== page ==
What is the Full Form of UNO?
The full form of UNO is the United Nations Organization, founded on October 24, 1945, as a global alliance of sovereign and independent nations. As a result of World War II, the United Nations Organization was established to preserve peace and prevent nations from engaging in war and devastation. A group of 51 nations came together to ensure international security and peace. They agreed to the Organization’s formation by ratifying the United Nations Charter. In addition to its headquarters in New York City, the United Nations has offices in Geneva, Nairobi, The Hague, and Vienna.
History of UNO
Despite the League of Nations’ difficulties in mediating disputes and ensuring global peace and security before World War II, the significant Allied powers agreed during the war to create a new global organization to help manage affairs internationally. This agreement formalizes in August 1941, when British Prime Minister Winston Churchill and American President Franklin D. Roosevelt signed the Atlantic Charter. The nations allied against Italy, Germany, and Japan were initially referred to as the United Nations. Then, on January 1, 1942, 26 nations signed the United Nations Declaration, which outlined the Allies’ war objectives.
Objective of UNO
The Organization’s special international status and the authority granted by its founding Charter enable it to act on a wide range of issues and provide a forum for its Member States to express their views.
The United Nations has four primary goals:
- The United Nations Organization (UNO) ‘s goals are to maintain international peace and security, advance the world’s welfare, and work towards achieving these goals through cooperative international action.
- The United Nations Organization promotes societal, economic, and cultural development cooperation.
- The UN’s goal is to recognize all the basic rights of the people of all the member countries.
- The UN also seeks to strengthen government-to-government relations based on equality and self-determination.
- Last but not least, UNO works as a center point and coordinates all the national initiatives that work towards a common goal.
Achievements of UNO
The United Nations has faced its fair share of challenges throughout its existence. The challenges are now complex and multifaceted, making it difficult for the UN to promote global peace. Below are some of the significant achievements of UNO:
- The UN has significantly contributed to peace and security by resolving various issues, primarily political conflicts by the Security Council, legal disputes by the International Court of Justice, and others by particular agencies.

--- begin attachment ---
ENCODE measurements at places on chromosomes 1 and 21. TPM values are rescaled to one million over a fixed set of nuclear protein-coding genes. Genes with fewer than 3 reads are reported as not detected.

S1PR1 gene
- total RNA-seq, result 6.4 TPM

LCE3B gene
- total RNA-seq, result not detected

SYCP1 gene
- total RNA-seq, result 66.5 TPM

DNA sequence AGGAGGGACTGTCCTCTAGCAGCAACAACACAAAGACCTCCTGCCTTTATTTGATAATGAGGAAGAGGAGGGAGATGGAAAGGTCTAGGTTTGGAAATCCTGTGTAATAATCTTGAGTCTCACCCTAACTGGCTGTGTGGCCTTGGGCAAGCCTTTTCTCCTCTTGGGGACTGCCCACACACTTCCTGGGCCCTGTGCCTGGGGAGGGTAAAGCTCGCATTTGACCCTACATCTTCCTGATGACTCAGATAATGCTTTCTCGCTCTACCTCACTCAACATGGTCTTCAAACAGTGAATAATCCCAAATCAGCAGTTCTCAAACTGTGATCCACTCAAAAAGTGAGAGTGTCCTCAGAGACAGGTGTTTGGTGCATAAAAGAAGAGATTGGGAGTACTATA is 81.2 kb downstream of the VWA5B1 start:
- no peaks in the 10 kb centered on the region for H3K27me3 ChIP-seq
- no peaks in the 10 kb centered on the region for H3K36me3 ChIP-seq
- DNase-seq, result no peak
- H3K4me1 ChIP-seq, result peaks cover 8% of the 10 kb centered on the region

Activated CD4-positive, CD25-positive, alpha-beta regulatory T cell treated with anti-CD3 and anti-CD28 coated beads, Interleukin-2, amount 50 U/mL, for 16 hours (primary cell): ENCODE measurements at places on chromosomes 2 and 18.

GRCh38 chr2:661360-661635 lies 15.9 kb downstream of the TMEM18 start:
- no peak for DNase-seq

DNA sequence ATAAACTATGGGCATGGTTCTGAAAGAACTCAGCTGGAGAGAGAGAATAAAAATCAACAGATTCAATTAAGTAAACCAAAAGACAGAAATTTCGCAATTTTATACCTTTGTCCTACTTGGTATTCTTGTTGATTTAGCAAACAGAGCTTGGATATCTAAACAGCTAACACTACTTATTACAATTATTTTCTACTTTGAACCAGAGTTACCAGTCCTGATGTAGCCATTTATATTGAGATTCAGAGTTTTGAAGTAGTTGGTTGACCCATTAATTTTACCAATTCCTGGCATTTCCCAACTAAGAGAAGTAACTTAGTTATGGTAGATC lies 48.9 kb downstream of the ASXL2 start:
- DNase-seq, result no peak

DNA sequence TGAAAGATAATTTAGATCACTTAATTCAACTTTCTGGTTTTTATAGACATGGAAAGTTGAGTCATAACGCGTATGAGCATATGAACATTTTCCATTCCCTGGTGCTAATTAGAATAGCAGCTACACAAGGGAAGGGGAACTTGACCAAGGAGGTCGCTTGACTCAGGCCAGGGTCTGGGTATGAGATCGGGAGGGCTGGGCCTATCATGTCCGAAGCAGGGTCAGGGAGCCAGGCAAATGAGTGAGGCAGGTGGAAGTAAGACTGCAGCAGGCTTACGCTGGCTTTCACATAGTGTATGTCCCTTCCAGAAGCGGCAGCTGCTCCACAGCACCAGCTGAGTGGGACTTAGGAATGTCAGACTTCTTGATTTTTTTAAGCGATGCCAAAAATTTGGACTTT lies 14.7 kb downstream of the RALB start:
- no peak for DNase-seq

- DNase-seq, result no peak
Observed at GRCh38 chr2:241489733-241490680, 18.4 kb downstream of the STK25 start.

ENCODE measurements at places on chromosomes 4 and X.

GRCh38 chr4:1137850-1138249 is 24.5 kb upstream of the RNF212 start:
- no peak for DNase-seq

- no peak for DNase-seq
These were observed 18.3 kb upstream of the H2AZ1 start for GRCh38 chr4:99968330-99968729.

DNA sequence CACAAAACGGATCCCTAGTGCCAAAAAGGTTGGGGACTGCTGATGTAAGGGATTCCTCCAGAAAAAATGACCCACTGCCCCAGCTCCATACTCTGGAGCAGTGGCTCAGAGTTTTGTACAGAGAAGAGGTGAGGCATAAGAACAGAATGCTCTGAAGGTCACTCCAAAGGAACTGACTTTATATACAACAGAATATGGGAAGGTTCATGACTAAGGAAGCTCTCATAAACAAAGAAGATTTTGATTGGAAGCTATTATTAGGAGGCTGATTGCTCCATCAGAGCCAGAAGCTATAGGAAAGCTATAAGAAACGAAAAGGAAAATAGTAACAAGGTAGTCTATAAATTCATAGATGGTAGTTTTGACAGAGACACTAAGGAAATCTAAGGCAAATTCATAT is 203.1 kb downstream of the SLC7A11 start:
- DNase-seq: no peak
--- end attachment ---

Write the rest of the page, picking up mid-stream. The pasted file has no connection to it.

- The United Nations has successfully resolved many international conflicts and maintained peace through diplomatic negotiations.
- It settled disputes between Iran and Iraq, Israel and Palestine, and the withdrawal of Soviet forces from Afghanistan.
- It signed numerous nuclear test ban treaties, including the NTBT and CTBT.
- The United Nations held the Rio de Janeiro Environment and Development Conference in 1992.
- At this conference, all countries endorsed Agenda 21, a plan to promote economic growth while protecting natural resources.
- The United Nations established the International Research and Training Institute for Women.
- The UN Development Fund for Women (UNIFEM) and the International Research and Training Institute for the Advancement of Women have supported programs and projects in over 100 countries to raise the standard of living for women (INSTRAW).
- It has aided numerous initiatives to improve the living conditions of women in over 100 countries.
- During the Suez Canal Crisis in 1956, the UNO was critical. It forced Israel, France, and the United Kingdom to withdraw their troops from Egypt. The UN also brought an end to the Korean and Vietnam Wars.
Member States of the United Nations
According to the Charter, UN membership is open to “all peace-loving States that acknowledge the obligations contained in the United Nations Charter and, in the opinion of the Organization, are capable of carrying out these obligations.” Only other states and governments have the authority to recognize or deny the establishment of a government of any new state.
The General Assembly decides whether or not to admit a state as a member of the UN based on the Security Council’s recommendation. In a nutshell, the steps for the same are as follows:
- The State sends a formal letter to the Secretary-General acknowledging its acceptance of the Charter’s obligations, along with an application.
- The Security Council is reviewing the application. If none of the council’s five permanent members voted against the application, 9 of the 15 members must approve any recommendation for admission.
- The recommendation will communicate to the General Assembly. To admit a new state, the Assembly must vote by a two-thirds majority if the council will recommend admission.
- Membership is effective as of the date the admission resolution approve.
Within the United Nations, several specialized agencies operate as independent organizations. Others associated with the League of Nations emerged when the United Nations was established or even later. Some date back to before World War I. Some of the most well-known of these organizations, which have headquarters around the world, is the World Health Organization (WHO), which is the United Nations’ leading authority on international health, the International Monetary Fund (IMF), which supports economic growth, the International Labor Organization (ILO), which establishes international labor standards, and the United Nations Educational, Scientific, and Cultural Organization.
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